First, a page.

Safeguarding Equipment and Protecting Employees from Amputations

Control and help prevent amputation hazards

OSHA defines an amputation as the traumatic loss of all or part of a limb or other external body part. This would include fingertip amputations with or without bone loss; medical amputations resulting from irreparable damage; and amputations of body parts that have since been reattached. If and when there is a health care professional's diagnosis available, the employer should rely on that diagnosis.

Iowa and Federal OSHA Requirements Catastrophic Incident

A catastrophe is an incident that results in the hospitalization of one or more employees or the death of one or more employees.

All employers under Federal and Iowa OSHA jurisdiction must report all work-related fatalities, hospitalizations, amputations and losses of an eye to Iowa OSHA, even employers who are exempt from routinely keeping Federal or Iowa OSHA injury and illness records due to company size or industry.

Major Injuries – Fatality

Top management must see that the OSHA is notified as soon as possible, but at least within 8 hours of the incident. Call or contact in person the nearest office of the Department or call the Federal OSHA toll free central number (1-800-321-6742). Top management will then assist the Department in the investigation.

The following information will be supplied:

  • Establishment name
  • Location of the incident
  • Time of the incident
  • The number of fatalities or hospitalized employees
  • Names of injured employees
  • Company contact person and his or her phone number
  • A brief description of the incident.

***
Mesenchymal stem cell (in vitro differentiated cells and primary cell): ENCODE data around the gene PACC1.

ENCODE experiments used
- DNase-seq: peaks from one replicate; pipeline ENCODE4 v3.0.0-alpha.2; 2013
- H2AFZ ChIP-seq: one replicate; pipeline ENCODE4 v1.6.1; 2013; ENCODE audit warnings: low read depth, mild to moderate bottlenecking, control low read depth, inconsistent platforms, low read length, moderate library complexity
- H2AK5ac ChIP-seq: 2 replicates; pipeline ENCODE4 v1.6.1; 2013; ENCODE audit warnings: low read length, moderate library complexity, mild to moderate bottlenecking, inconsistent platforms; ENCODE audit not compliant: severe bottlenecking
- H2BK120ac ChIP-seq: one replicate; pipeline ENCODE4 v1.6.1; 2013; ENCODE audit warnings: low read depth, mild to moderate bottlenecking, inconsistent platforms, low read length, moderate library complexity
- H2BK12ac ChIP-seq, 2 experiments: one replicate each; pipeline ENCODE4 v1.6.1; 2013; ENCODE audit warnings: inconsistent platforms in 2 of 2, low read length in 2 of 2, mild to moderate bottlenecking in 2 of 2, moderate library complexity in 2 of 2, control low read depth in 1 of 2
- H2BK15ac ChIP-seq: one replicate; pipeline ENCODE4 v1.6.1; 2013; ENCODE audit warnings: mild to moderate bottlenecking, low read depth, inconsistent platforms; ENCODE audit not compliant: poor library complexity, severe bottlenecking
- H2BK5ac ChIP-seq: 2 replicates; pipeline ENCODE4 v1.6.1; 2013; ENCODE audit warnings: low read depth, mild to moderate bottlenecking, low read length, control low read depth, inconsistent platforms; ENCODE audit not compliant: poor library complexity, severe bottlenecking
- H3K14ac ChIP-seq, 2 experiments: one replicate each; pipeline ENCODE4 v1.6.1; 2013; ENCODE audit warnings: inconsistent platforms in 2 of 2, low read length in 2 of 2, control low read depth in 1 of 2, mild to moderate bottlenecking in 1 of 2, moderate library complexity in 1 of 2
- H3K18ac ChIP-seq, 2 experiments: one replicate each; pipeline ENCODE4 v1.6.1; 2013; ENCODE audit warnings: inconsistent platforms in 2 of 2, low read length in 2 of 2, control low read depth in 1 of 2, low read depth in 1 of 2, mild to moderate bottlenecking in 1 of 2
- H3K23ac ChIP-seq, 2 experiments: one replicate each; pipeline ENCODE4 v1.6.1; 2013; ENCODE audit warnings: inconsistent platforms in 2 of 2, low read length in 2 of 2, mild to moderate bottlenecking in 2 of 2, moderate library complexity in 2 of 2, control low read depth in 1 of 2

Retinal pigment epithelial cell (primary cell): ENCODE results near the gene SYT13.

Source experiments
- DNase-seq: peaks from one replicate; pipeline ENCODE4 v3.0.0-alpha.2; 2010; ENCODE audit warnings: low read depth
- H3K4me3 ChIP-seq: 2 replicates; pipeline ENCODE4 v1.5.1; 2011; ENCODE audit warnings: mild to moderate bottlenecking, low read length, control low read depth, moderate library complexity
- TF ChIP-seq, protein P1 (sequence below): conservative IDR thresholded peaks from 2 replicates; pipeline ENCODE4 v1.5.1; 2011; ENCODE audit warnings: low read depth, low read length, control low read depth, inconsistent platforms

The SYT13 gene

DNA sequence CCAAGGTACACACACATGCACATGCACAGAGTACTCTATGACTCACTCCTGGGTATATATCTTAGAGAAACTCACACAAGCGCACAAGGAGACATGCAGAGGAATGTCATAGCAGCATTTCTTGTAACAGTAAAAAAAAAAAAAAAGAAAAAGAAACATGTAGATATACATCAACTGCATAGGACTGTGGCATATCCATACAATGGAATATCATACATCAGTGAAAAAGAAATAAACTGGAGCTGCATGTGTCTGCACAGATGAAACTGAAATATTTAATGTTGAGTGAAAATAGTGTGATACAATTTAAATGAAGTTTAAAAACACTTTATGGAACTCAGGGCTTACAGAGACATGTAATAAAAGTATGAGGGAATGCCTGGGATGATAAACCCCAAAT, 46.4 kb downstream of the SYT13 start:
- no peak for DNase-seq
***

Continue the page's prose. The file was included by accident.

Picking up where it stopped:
In most cases, OSHA will conduct an onsite investigation within twenty-four hours.

You should be able to recognize, identify, manage, and control amputation hazards commonly found in the workplace such as those caused by mechanical components of machinery, the mechanical motion that occurs in or near these components, and the activities that workers perform during mechanical operation.

High-Risk Activities Amputations occur most often when the following equipment is unguarded or inadequately safeguarded:

  • Mechanical power presses
  • Power press brakes
  • Powered and non-powered conveyors
  • Printing presses
  • Roll-forming and roll-bending machines
  • Food Slicers
  • Meat grinders
  • Band saws
  • Drill Presses
  • Milling machines
  • Shears, grinders, and slitters
  • Table and portable saws

Work practices, employee training, and administrative controls can help prevent and control amputation hazards. Machine safeguarding with the following equipment is the best way to control amputations caused by stationary machinery:

  • Guards provide physical barriers that prevent access to hazardous areas. They should be secure and strong, and workers should not be able to bypass, remove, or tamper with them. Guards should not obstruct the operator’s view or prevent employees from working.
  • Devices help prevent contact with points of operation and may replace or supplement guards. Devices can interrupt the normal cycle of the machine when the operator’s hands are at the point of operation, prevent the operator from reaching into the point of operation, or withdraw the operator’s hands if they approach the point of operation when the machine cycles. They must allow safe lubrication and maintenance and not create hazards or interfere with normal machine operation. In addition, they should be secure, tamper-resistant, and durable. You are responsible for safeguarding machines and should consider this need when purchasing machinery. New machinery is usually available with safeguards installed by the manufacturer. You can also purchase appropriate safeguards separately or build them in-house.

Source:  Safeguarding Equipment and Protecting Employees from Amputations